Table 1: The general information for the 5 RDD cases with laryngeal involvement.
Table 2: The clinical features of larynges for the 5 RDD cases with laryngeal involvement.
3.2. Laryngeal Manifestations and Pathology

All 5 patients were found to have laryngeal lesions via laryngoscopy, which mostly involved the glottis and subglottis. In particular, the subglottic lesions were more pronounced than the glottic lesions, which often presented as unilateral or asymmetric lesions with the onset of disease and manifested a laryngeal submucosal nodular mass, a tough texture, and resistance to bleeding. In addition, some of the laryngeal tumors were solid and cystic in nature and contained mucus in the lumen (Figure 1). The laryngeal tumors pathologically manifested classical RDD traits (Figure 2), and the lesions were mainly concentrated under the mucosa. At low magnification, lightly stained nodular zones containing patches of histiocytic proliferation were visible, and, under high magnification, classical histiocytes with large nuclei, low mitotic counts, and engulfed lymphocytes in the cytoplasm were visible. Immunohistochemistry revealed cellular expression of the S-100 and CD68 proteins.

Figure 1: A laryngoscopic view of a classical case of RDD with laryngeal involvement. (a) This picture shows that the nodular lesions with smooth surfaces were mainly present in the right vocal cord and the posterior region of the subglottic area. (b) This picture shows that the nodular lesions with smooth surfaces were mainly present in the right vocal cord and the anterior region of the subglottic area. (c) This picture shows that the nodular, ulcer-free lesions with smooth surfaces were mainly present in the right vocal cord and entire subglottic area. (d) This picture shows the nasopharyngeal manifestation of the same patient in panel (c). The white arrowhead points to nasopharyngeal nodular lesions with smooth mucous membranes; the black star indicates the nasal septum.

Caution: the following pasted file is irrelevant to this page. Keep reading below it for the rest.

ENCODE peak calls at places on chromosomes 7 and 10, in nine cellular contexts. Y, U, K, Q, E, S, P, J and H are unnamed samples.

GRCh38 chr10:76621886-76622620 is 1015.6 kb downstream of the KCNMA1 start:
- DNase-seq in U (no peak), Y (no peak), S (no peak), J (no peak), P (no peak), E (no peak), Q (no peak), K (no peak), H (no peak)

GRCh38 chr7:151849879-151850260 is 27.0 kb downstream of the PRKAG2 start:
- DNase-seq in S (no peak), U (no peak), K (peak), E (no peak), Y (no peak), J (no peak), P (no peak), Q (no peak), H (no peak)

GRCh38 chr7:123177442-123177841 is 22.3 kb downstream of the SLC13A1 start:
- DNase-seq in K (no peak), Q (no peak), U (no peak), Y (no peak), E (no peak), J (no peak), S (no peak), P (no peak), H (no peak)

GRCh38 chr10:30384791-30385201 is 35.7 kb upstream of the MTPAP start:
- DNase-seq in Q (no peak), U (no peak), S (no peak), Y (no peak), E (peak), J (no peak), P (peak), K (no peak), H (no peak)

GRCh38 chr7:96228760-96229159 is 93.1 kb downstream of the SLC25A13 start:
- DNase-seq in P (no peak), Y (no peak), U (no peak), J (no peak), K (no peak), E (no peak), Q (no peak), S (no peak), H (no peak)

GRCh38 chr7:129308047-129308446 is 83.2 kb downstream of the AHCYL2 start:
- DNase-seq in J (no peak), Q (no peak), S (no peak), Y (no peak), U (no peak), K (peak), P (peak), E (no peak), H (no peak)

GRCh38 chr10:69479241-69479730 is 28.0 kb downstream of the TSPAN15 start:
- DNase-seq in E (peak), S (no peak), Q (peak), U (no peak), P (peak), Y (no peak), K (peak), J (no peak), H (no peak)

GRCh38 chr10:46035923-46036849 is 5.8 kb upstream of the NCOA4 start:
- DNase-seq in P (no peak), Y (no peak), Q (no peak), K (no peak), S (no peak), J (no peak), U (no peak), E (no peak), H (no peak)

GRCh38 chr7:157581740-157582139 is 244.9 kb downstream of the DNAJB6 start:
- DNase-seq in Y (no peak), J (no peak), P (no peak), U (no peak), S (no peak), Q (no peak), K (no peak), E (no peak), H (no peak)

Figure 2: Pathology of a classical case of RDD with laryngeal involvement. (a) HE staining, 60x, the patches of histiocyte proliferation form nodular zones with light staining. (b) HE staining, 300x, classical histiocytes with large nuclei and low mitotic counts; engulfed lymphocytes are present in the cytoplasm. (c) Immunohistochemical analysis revealed that the histiocytes were S-100 positive.
3.3. Course of Treatment and Outcome

The course of treatment and results of the follow-up visits are summarized in Table 3. All the subjects were treated with adrenal glucocorticoid, with case #4 also receiving cladribine. Two patients who were treated in the early stages of RDD (cases #1 and 2) underwent open surgery and tracheotomies. The other three patients (cases #3–5) all underwent endoscopic surgery to treat the laryngeal lesions. Tumor relapse occurred in cases #3 and #4 after the first endoscopic resection of the tumors; therefore, a secondary endoscopic operation was performed to remove the tumors. After surgery, case #3 developed an aggravated laryngeal condition involving expiratory dyspnea and underwent a tracheotomy 61 months after the diagnosis of RDD. Case #5 received a tracheotomy during the first treatment due to airway obstruction.

Table 3: The course of treatment and relevant efficacy for the 5 RDD cases with laryngeal involvement.

The median follow-up duration of the cohort was 101 months (8–384 months). Among the patients, case #2 survived with the disease for the 165 months of follow-up but was later lost to follow-up. Case #3 underwent 2 operations and a treatment regimen with prednisone and cladribine, but the laryngeal lesions still exhibited slow progression. This subject is currently refusing another laryngeal operation and was therefore not decannulated. The remaining subjects all exhibited stable conditions, had no expiratory dyspnea, and were decannulated (Figure 3).

Figure 3: The course of treatment and relevant efficacy for a classical case of RDD with laryngeal involvement. (a) The pretreatment laryngoscopy revealed a normal left vocal cord but involvement in the right vocal cord and subglottic area. The movement of the right vocal cord was restricted. (b) Review after 1 month of prednisone 30 mg × 2 W + cladribine 50 mg × 1 W showed no apparent changes in the laryngeal lesions. (c) A review of the laryngoscopy images generated 6 months after the endoscopic operation revealed that the subglottic tumors had almost disappeared and that the subglottic trachea displayed no apparent abnormalities. (d) A review 3 years after the first endoscopic surgery revealed progression of the lesions in the inferior and anterior regions of the glottis. (e) A review 3 years after the endoscopic surgery revealed that the subglottic lesions were partially obstructing the airway. Black stars indicate the lesions in the anterior region of the glottis, whereas white stars indicate the newly developed subglottic lesions.

4. Discussion